The Perspective 
Friday, 03 August 2007
Rufus Connell is research director of information technology for business research and consulting firm Frost & Sullivan.
In recent discussions with key hardware and software vendors on the state of self-service technologies, I’ve heard the same question repeated: Why are kiosks hot in some markets, but cold in others?
In my observation, perhaps the most consistent factor for success is that a kiosk delivers one primary function for the end-user. For example, air travelers are trying to get on planes; airline self-check-in works. Photographers are trying to buy prints; photo kiosks work. Shoppers are trying to buy groceries, self-checkout works. Conversely, I’ve seen numerous kiosks deployed with an if-you-build-it-they-will-come mentality that never got out of trial, or if they did, never got much use.
Another factor that seems to make successful kiosk programs is a strong up-front commitment by senior executives. Kiosks are a complicated solution; they require coordination with an organization’s IT staff, marketing staff, on-site staff and more. Missing any one of these can be a deal breaker.
Solution providers tell me that one of the most common killers of a trial is that “Mr. Kiosk” leaves the client organization, and the replacement just can’t keep the key stakeholders together. When the C-Suite decides it wants kiosks, the rest of the stakeholders seem to fall in line.
I think the previous point is related closely to the biggest kiosk project deal breaker, which is that many organizations just are not set up for a successful kiosk program.
Kiosks are known to be good at linebusting, but how does one account for the employees that currently service the line? For example, we’ve seen growing penetration of kiosks in the hospitality industry, but it has been well below expectations of kiosk vendors. The problem in this application is that major hotels, where linebusting is appealing, often have unionized employees, and those unions are fighting technologies that might displace workers.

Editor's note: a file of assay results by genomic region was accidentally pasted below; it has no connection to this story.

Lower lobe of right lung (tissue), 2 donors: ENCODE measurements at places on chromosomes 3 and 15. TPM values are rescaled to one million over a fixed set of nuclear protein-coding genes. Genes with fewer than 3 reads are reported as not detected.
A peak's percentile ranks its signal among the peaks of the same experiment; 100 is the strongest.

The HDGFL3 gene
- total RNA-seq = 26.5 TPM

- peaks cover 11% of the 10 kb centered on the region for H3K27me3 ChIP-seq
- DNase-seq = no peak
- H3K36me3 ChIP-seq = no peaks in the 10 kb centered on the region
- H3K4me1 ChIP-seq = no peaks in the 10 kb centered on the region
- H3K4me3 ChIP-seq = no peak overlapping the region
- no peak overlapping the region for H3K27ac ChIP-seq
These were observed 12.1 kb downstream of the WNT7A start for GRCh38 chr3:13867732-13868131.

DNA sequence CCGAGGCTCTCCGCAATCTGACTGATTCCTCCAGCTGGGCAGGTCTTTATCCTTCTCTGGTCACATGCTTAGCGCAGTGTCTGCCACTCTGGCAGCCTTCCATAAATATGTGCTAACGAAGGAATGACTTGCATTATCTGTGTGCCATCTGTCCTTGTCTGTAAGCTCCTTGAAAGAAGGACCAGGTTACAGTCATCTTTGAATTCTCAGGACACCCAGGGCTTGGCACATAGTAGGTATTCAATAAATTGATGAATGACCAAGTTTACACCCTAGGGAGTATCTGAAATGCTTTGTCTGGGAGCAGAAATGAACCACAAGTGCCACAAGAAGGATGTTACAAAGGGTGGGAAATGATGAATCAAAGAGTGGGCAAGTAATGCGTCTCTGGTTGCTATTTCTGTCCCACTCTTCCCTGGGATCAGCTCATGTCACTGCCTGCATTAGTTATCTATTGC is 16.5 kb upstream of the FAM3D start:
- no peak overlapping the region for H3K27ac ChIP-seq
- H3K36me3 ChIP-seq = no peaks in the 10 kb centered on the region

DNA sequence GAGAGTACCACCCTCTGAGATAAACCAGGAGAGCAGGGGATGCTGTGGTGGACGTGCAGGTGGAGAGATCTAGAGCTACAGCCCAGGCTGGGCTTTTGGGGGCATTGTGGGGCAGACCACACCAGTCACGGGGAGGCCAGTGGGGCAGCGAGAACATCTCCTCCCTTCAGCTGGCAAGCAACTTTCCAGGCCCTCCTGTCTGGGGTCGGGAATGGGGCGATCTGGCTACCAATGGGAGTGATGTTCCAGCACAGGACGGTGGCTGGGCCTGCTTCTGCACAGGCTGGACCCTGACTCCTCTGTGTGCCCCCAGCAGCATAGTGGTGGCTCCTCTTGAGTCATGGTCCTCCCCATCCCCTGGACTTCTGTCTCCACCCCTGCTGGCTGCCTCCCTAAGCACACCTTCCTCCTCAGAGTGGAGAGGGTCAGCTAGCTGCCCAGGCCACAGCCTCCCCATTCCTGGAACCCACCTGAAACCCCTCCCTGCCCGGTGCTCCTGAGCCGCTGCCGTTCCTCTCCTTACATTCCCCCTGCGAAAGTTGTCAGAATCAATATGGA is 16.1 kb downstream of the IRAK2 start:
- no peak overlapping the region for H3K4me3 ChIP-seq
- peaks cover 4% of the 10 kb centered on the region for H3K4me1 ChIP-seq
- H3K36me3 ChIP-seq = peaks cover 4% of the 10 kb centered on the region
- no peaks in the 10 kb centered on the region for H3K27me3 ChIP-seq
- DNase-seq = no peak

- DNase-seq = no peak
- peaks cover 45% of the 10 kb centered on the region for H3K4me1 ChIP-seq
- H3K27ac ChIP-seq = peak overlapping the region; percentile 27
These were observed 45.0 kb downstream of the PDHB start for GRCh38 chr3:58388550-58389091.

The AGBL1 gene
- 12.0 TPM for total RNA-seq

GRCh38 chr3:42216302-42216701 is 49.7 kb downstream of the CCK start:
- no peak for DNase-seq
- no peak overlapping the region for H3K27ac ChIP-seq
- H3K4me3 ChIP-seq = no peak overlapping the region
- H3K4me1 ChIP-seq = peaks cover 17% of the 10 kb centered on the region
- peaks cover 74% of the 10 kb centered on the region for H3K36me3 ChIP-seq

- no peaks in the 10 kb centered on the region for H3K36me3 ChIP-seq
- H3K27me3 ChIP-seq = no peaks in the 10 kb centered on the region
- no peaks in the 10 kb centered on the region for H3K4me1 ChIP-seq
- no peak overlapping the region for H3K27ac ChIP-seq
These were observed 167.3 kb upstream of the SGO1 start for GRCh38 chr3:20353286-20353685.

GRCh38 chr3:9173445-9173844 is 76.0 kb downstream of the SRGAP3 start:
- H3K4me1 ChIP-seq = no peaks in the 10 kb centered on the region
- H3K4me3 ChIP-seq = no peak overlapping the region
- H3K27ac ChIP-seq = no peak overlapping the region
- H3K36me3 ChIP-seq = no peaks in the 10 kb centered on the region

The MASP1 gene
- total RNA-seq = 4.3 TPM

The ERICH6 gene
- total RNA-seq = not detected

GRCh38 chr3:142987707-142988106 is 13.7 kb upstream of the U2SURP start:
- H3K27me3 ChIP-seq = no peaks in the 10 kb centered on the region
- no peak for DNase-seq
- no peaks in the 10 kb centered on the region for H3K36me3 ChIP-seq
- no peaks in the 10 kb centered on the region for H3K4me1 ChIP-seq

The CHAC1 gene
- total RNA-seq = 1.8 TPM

Large deployments of kiosks need to have a strong impact on the business. This usually will mean that the business must be willing to re-architect some of its business practices, including renegotiating contracts with suppliers, unions and more.
While many organizations have evaluated some sort of linebusting solution and have made the hard changes to make the process work, others are looking at kiosks to be force multipliers. They are asking kiosks to provide answers to customers that a store associate just can’t answer. But the problem here is one of data and partnerships. Where does a retailer or kiosk vendor get the data to empower the kiosk? A small handful of retailers seem to have found an answer: They are deploying kiosks and requiring their suppliers to provide content to the network.
So, what does all of this mean? If you want a successful kiosk program, ask these questions:
1. Is your application something customers already come to the store to do?
2. Can you get the right internal stakeholders on board?
3. Can your business process accommodate kiosks today, or do you need to make changes?
4. Do you have the content required to make your kiosk work, and can you keep it fresh?
Posted by: Rufus Connell AT 12:21 pm   |  Permalink   |  0 Comments  |  

Post comment
Email Address

(max 750 characters)
Verify image below
* Required Fields
Note: All comments are subject to approval. Your comment will not appear until it has been approved.


Our members are among the most prominent and respected suppliers of digital signage, kiosk, self-service and mobile technology solutions.

Request project help from DSA members

 The Perspective 
Latest Posts

Tweets by @iDigScreenmedia

Digital Screenmedia Association | 13100 Eastpoint Park Blvd. Louisville, KY 40223 | Phone: 502-489-3915 | Fax: 502-241-2795



Website managed by Networld Media Group